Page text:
And yes, there are substance abusers and the mentally ill among the homeless, too, as with every other walk of life. Seeing some of these individuals humbled me and exposed the harm that comes from judging others without benefit of a profound insight into the human heart, of which only God qualifies. Like us, many of these individuals have a history that has left its share of wounds, too. I also realized, their misfortune (in a sense) is ours, especially when ignored. Tragically, it is this latter group that public perception distinguishes as the consummate image of homelessness. Somewhere along the way, it has conveniently escaped our attention that homelessness is a condition that harbors people of every age, color and background, and this includes families, too.

    I am also of the opinion that homelessness, though preventable, has accelerated in part due to our indifference towards one another, today, which contrasts an earlier period in our history when neighbor reached out to help neighbor. What’s more, if you think life will never place you in the position of being without the basic amenities, think again. While I was homeless, I encountered individuals who (unlike me) had realized and lost every façade of the “American dream.”

    Coming to grips with my own situation, my grandparent’s came to mind and the fact some things never seem to change. Like millions, they endured the Great Depression of the thirties that ensued after a failed Market that was and still is driven by greed. How shocked they would be to know people still wait in bread lines, eat at soup kitchens and sleep on the streets. The difference now is that we are besieged by a more virulent form of economic exploitation that assumes countless guises. Again, the pillars of society are nothing more than yesterday’s robber barons that, in many instances, go unpunished for the harm they inflict upon millions. Even worse are the rare cases where charges are leveled, wherein punishment (if allotted at all) is seldom commensurate to the offense.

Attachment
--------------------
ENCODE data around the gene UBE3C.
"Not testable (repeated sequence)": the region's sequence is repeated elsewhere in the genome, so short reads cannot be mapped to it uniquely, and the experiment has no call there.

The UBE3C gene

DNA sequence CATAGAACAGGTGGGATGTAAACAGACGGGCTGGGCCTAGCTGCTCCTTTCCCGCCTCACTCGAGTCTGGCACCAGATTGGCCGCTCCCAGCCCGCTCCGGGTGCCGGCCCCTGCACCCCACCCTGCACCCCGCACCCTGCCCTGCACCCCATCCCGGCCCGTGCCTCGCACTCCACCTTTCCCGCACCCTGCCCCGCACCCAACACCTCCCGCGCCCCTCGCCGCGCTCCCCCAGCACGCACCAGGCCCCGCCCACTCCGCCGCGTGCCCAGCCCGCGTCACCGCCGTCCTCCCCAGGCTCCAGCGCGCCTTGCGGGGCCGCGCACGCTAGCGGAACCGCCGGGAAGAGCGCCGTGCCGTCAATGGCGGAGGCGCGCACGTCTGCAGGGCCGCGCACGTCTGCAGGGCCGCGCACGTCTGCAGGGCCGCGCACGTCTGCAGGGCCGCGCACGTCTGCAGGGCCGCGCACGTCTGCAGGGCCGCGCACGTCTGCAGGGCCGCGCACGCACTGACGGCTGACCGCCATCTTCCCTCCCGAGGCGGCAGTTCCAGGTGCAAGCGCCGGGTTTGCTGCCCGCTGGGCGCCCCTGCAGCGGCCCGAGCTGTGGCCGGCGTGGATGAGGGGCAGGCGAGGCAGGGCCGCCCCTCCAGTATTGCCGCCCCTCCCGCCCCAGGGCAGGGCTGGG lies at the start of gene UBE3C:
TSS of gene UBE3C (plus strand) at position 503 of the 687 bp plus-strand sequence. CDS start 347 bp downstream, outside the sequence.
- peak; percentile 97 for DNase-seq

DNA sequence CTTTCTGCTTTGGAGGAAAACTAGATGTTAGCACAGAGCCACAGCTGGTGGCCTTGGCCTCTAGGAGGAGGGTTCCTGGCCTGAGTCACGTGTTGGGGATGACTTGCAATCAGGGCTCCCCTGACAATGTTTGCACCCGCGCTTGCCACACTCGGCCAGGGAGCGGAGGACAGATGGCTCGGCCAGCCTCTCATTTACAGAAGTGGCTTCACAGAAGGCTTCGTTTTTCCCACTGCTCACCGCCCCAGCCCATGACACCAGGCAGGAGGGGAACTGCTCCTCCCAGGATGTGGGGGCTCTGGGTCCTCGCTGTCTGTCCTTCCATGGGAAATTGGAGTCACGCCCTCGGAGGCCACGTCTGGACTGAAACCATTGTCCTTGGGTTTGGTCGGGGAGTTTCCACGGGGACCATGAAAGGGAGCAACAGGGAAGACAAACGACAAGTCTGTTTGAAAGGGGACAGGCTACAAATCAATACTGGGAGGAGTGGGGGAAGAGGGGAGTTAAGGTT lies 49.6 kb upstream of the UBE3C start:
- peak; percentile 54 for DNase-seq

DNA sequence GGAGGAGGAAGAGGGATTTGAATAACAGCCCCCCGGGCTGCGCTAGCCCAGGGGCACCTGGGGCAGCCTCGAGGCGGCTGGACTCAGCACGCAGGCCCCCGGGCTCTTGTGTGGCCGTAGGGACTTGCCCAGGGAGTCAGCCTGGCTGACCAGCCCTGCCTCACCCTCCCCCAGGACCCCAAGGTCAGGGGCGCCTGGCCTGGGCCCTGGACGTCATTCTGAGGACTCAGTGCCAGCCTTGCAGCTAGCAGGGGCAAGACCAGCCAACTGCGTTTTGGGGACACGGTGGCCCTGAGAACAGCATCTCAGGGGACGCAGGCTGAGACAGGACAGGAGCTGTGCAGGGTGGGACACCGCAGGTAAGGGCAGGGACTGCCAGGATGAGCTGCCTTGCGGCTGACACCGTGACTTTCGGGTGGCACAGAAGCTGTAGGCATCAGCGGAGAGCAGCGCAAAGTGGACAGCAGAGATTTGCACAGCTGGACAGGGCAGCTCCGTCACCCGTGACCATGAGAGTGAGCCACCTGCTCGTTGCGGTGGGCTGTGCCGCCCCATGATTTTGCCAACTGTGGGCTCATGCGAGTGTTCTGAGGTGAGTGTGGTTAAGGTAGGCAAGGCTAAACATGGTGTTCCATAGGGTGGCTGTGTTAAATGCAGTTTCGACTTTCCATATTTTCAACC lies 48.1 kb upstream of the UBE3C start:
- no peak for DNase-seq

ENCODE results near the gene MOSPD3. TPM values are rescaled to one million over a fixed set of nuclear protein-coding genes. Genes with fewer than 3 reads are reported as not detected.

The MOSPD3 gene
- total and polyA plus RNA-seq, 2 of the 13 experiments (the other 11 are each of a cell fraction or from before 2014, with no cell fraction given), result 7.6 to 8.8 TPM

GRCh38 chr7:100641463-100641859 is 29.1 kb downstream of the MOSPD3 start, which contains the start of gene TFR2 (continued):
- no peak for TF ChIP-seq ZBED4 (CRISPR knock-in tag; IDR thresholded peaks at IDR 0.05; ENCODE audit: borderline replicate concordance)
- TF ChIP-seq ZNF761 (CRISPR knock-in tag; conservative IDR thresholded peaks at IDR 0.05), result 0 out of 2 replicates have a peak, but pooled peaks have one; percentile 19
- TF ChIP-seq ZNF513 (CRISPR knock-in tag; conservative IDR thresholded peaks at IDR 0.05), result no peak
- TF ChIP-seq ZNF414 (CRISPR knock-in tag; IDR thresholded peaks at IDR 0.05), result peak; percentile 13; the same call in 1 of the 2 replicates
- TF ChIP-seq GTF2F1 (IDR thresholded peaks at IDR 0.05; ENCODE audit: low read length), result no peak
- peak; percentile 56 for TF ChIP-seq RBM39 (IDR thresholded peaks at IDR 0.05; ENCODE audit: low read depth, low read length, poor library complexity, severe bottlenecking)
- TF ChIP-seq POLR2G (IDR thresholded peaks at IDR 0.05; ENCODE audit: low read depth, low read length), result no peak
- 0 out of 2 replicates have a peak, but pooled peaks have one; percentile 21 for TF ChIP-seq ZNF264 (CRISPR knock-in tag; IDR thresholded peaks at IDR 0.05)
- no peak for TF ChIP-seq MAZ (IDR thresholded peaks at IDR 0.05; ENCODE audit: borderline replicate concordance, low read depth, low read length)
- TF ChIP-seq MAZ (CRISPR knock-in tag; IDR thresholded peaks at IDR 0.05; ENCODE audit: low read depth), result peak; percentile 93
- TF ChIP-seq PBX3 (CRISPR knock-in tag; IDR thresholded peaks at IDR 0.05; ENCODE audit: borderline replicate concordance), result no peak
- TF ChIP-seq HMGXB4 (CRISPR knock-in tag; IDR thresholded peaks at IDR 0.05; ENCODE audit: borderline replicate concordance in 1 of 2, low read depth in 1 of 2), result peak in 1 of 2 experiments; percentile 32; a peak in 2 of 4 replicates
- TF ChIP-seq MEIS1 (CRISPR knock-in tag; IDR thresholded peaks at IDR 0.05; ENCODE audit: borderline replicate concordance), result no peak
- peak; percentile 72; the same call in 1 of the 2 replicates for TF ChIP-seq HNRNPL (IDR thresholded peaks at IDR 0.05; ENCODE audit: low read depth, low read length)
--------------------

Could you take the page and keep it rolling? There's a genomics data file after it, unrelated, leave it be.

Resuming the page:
Rather than stress about the volatility of a Market with an established track record of questionable practices, my concern rests more with the disingenuous entities (like Enron) that have yet to be exposed, and what this type of recurring behavior suggests about our “values” in these trying times. Equally disturbing is the implication that some of this intrigue may reach into the upper ranks of government that appears to be manned more by the top CEO’s of the fortune 500 “companies” than the grass root concerns that represent the real entities in America. This all becomes even more unforgivable against the huge backdrop of a war running in the billions of dollars that’s generating an even greater toll with respect to the loss in human life, as millions of Americans, increasingly, fall at risk of becoming homelessness here at home.

    If we open our eyes, part of the solution to homelessness is in view. There are countless abandon buildings, vacant lots and former military installations throughout this country. Another resource is “…we the people, in order to form a more perfect union…,” can unite and end the secession that has divided this nation into haves and have nots by insuring inclusion and justice for all. We can also aspire towards a new awareness that rejects the belief that poverty and inferiority are inseparable. Too, there is a thing called human ingenuity; the homeless can be utilized in their own renaissance. They have capable hands, good minds and assorted talents. Armed with education, job security, a viable wage, affordable and decent housing and healthcare, America’s greatest resource would flourish by leaps and bounds. Finally, there is the alliance of government and industry that can be politically harnessed and reformed into a tremendous tool for good by a caring and informed electorate. Our choice is clear, we will either embrace the idea of public sovereignty and humanitarian priorities or future archeologists will be assessing what drove us to ruin.